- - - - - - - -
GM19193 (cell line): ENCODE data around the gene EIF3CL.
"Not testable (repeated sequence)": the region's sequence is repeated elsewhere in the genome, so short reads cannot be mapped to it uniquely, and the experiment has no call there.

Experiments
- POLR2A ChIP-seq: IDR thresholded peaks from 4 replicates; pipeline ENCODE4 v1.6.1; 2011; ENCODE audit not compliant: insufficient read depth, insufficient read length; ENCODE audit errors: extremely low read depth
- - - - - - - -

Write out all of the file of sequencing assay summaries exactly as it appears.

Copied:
GM19193 (cell line): ENCODE data around the gene EIF3CL.
"Not testable (repeated sequence)": the region's sequence is repeated elsewhere in the genome, so short reads cannot be mapped to it uniquely, and the experiment has no call there.

Experiments
- POLR2A ChIP-seq: IDR thresholded peaks from 4 replicates; pipeline ENCODE4 v1.6.1; 2011; ENCODE audit not compliant: insufficient read depth, insufficient read length; ENCODE audit errors: extremely low read depth